By Tony Bass
In an industry in which wages are low and turnover is high, hiring the right person can make an amazingly positive impact on your company.
According to the Small Business Association, small businesses those having fewer than 500 employees — represent a key and vital component to the United States economy. Small firms represent 99.7 percent of all employer firms, employ about half of all private sector employees, and have generated 60 to 80 percent of net new jobs annually over the last decade.
But employee turnover rate is high in our industry. Business owners in the green industry are destined for high turnover and they need to be prepared to deal with it.
The growth of any company is often limited by the inability to build a dependable, capable and talented management team. And the most frequent mistake a company makes is initially allocating too much money on traditional methods of finding employees (such as newspaper ads). Recruiting and retaining employees doesn’t have to be expensive. There are several low-cost ways to build your team — and your business.
Use the empty space on business cards
Almost everyone carries a business card, but does anyone print on the back? Why not print available positions on that blank space, which costs a fraction of the original business card order? Business cards can be provided to all existing employees so they can hand them out if they encounter a prospective new team member.
In order to find employees, an owner has to ask for employees. And the very first place to ask is inside the company. Post a job announcement beside the time clock, the front door, and any other location in the company where people may enter or congregate. A physical posting in the office will constantly remind staff and visitors that the company is hiring. The second place to ask for employees is outside the company. Every time payment is sent to a vendor or supplier, let them know of the company’s desire to find a certain type of employee. Simply include a printed copy of the job announcement inside the payment envelope.
Invest in signs
Invest between $35 and $100 in two types of signs for the company. The first is a portable “help wanted” sign that can be stuck in the ground in front of the office. I have seen small signs like this draw up to 50 applicants in one day on busy streets. The second type is a magnetic sign that can be placed on the sides of trucks or trailers. Always make sure the company phone number is displayed clearly on the sign for people who might see it after business hours or passing on the street.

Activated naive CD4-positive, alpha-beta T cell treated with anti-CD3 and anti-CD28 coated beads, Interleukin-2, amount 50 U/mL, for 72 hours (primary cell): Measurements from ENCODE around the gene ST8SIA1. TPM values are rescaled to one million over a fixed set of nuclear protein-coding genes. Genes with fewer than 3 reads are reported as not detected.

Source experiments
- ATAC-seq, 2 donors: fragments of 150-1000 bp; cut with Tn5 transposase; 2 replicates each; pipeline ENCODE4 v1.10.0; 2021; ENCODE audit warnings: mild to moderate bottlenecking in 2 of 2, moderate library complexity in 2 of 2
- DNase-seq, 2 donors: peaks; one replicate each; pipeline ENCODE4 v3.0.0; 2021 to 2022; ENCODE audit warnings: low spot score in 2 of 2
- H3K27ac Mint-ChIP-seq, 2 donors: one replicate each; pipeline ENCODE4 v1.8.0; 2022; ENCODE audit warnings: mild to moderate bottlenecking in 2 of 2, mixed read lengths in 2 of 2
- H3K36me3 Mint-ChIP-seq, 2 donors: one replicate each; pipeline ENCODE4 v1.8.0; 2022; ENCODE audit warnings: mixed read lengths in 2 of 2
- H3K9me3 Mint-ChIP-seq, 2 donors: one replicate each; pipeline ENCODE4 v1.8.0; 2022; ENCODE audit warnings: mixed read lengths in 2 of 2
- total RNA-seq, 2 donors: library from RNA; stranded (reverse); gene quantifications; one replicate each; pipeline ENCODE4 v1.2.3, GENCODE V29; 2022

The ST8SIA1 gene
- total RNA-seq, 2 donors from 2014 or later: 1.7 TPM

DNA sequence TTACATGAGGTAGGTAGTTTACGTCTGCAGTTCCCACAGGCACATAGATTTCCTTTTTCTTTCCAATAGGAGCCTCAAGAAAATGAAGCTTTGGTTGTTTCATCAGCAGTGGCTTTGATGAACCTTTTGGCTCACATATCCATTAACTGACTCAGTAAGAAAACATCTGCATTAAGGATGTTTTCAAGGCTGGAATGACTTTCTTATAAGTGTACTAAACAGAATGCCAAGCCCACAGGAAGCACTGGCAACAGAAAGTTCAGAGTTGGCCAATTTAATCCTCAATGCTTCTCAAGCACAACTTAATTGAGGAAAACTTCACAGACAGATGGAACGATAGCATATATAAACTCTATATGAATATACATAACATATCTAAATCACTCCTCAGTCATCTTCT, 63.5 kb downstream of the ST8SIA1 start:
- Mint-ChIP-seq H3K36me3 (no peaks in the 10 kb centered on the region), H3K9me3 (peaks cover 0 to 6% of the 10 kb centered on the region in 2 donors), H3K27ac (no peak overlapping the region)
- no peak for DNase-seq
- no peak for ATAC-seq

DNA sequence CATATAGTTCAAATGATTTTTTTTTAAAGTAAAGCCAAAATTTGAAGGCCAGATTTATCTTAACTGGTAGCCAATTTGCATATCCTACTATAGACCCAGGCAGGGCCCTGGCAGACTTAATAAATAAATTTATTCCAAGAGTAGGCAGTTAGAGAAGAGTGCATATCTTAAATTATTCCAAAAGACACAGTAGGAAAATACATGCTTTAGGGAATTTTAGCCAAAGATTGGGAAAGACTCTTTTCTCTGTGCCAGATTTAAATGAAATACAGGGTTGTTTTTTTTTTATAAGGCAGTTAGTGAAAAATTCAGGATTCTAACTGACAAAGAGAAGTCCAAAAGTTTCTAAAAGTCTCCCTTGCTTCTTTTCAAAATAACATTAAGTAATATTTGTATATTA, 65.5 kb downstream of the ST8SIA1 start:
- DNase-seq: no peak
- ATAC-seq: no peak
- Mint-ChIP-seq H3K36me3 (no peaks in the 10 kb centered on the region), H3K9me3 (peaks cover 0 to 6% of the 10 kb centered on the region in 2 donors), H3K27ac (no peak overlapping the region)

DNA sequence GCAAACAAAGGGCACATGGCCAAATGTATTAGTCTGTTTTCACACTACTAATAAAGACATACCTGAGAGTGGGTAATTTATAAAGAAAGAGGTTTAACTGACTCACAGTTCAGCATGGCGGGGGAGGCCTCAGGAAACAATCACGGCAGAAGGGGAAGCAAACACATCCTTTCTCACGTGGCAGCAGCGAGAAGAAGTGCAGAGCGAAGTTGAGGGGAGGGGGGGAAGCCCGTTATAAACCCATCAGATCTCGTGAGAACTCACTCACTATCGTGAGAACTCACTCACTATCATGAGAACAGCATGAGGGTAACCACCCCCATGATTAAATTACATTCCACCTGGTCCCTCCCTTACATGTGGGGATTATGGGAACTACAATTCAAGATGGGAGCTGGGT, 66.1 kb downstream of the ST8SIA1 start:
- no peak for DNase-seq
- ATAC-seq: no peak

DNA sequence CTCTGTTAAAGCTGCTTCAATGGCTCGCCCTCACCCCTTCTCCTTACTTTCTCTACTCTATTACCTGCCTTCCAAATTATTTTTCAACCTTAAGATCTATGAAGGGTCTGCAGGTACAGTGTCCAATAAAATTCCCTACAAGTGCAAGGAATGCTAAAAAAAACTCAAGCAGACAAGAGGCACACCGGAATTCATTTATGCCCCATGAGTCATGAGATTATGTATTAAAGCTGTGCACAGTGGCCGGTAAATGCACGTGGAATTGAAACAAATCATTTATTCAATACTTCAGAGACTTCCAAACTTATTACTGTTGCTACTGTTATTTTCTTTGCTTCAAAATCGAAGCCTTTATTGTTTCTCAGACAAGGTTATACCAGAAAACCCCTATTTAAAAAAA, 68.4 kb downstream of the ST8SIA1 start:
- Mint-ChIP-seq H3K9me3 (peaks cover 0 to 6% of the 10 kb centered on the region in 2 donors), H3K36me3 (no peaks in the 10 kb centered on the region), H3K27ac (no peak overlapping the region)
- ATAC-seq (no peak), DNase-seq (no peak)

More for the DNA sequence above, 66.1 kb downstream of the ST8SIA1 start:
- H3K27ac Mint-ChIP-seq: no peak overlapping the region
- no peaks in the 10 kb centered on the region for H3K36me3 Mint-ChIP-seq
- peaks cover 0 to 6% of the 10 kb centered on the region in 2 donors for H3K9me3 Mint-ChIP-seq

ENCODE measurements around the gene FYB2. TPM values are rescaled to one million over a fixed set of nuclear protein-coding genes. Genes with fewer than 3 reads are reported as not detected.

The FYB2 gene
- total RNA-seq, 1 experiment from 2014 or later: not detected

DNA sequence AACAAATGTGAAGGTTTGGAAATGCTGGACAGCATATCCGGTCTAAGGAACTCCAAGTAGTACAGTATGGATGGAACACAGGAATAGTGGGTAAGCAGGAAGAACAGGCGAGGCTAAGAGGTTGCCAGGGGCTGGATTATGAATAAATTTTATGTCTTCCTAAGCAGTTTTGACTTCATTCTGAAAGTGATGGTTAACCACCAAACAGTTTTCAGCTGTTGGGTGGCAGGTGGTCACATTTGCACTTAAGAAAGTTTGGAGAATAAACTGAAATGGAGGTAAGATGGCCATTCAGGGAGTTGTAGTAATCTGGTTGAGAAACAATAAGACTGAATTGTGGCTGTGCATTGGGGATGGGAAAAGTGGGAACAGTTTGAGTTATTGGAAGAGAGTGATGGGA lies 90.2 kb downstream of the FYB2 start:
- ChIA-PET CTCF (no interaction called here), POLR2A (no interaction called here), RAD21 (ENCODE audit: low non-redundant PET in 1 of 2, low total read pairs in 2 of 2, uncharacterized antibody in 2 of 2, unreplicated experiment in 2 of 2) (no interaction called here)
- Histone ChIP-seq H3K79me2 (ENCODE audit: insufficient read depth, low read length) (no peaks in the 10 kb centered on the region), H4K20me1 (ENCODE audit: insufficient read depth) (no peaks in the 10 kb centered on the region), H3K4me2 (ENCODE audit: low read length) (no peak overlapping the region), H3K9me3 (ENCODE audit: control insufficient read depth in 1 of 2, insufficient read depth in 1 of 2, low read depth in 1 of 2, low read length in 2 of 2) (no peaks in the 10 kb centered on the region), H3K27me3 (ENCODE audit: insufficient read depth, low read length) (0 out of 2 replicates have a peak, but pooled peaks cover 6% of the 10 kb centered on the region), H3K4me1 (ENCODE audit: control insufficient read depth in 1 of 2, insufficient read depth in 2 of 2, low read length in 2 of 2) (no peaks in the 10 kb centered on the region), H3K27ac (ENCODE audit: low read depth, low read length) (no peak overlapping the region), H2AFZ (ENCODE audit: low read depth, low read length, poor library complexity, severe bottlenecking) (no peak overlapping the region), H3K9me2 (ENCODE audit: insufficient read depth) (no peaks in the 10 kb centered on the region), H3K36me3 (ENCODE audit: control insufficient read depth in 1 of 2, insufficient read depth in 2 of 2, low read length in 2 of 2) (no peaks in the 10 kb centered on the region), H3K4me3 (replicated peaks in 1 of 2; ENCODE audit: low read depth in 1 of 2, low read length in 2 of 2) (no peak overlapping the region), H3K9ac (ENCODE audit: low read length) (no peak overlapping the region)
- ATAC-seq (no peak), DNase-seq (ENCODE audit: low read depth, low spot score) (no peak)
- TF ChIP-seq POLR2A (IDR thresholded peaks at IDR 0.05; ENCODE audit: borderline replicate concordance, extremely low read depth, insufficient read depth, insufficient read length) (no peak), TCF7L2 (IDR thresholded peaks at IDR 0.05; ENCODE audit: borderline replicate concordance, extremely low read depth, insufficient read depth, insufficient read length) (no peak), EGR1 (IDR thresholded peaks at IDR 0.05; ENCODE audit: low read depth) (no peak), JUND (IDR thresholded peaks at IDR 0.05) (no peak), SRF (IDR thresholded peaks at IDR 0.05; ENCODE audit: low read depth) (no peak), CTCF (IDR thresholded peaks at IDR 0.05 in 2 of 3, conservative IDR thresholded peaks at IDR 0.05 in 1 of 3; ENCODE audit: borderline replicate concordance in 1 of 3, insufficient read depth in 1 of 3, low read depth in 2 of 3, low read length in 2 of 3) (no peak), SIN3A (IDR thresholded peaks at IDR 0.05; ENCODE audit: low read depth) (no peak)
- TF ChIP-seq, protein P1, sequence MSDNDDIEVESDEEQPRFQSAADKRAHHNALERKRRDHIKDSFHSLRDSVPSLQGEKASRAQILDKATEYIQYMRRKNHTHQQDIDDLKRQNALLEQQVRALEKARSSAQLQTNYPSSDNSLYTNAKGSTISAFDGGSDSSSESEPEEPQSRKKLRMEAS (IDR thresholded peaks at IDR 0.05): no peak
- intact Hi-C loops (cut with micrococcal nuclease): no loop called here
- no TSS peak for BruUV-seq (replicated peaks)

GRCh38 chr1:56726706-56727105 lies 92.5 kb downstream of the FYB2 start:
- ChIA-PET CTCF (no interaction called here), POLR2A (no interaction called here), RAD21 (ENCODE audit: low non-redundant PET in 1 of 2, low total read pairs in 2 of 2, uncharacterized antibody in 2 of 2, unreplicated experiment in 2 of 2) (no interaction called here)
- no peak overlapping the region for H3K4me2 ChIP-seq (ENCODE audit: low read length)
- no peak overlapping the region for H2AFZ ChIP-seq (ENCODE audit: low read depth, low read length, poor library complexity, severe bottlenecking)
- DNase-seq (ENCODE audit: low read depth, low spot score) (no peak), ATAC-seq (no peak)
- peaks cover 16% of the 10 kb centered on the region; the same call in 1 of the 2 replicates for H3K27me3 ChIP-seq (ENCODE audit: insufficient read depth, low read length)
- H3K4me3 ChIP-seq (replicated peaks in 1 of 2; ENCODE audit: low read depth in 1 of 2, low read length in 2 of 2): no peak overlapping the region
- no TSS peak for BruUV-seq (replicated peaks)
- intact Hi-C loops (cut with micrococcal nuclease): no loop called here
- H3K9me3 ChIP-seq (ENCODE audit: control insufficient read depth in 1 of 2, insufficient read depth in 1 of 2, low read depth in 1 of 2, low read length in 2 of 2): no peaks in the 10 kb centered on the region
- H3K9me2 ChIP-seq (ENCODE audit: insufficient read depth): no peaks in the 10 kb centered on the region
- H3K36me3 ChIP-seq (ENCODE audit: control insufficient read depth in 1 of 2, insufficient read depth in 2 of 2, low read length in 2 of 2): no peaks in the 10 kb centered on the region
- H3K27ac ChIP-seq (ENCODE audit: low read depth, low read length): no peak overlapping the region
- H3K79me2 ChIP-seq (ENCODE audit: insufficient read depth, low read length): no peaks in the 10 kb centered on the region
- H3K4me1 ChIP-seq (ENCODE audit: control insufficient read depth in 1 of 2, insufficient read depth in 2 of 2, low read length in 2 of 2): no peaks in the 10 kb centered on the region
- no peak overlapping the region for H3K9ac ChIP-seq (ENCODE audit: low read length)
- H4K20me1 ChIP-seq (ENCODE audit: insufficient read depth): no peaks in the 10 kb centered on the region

Put a lid on the trash can
Keep your applications on file for as long as possible. If you spent money, time and effort to collect a person’s name who expressed an interest in your company, you should keep their application for a couple of years. It can cost anywhere between $500 and $2,000 to run one help wanted ad. However, it will only cost you the price of a postage stamp to send a past applicant an announcement for open positions or a job fair. Things change for people, and even if they didn’t impress you two years ago, they may have matured and gotten an education and could now be a valuable lead for your team.
Keep your new hires happy
One of my clients has grown from $500,000 in annual sales to $2 million in just five years. However, the growth of the company meant he needed more people. We reviewed his budget, and discovered that he was spending too much to recruit employees. During a 60-day period he spent $1,300 on help wanted ads, he hired 15 people who had come and gone, and he still had 40 applications from people who could potentially be hired. Basically, he was spending an average of $24.64 to acquire an application.
After further questioning, the problems weren’t with the newly-hired employees, but with how the team handled new employees the first day on the job. Employee retention begins with the hiring process. Studies have shown that the first day of employment sets the tone for the duration of the employment. You will sabotage the potential of an employee if you do not handle day one with a professional orientation program.
Ongoing training pays off
I firmly believe that employees stay in your company for longer periods of time when you have an ongoing training program. When people are learning new job responsibilities they usually produce more, take greater pride in their work, and gain a new respect for the company. In my experience as an employer, I have seen young, inexperienced workers stay for periods of five to 10 years, and, during that time, double or triple their hourly wage rate simply because they took advantage of the employee training opportunities.
Establishing multiple strategies for supporting your ongoing need for employees is paramount. Although it is a challenge, it can be done with a little creativity and smart work.
Tony Bass is a small business consultant and author of the recently released “50 Ways to Find, Recruit, Hire & Retain Super Star Employees.” Bass bases his counsel on 20 years of green industry experience, including founding, growing and ultimately selling his initially small landscaping business for a seven-figure profit. He is also founder and president of Super Lawn Trucks, which manufactures vehicles designed specifically for lawn and landscape contractors.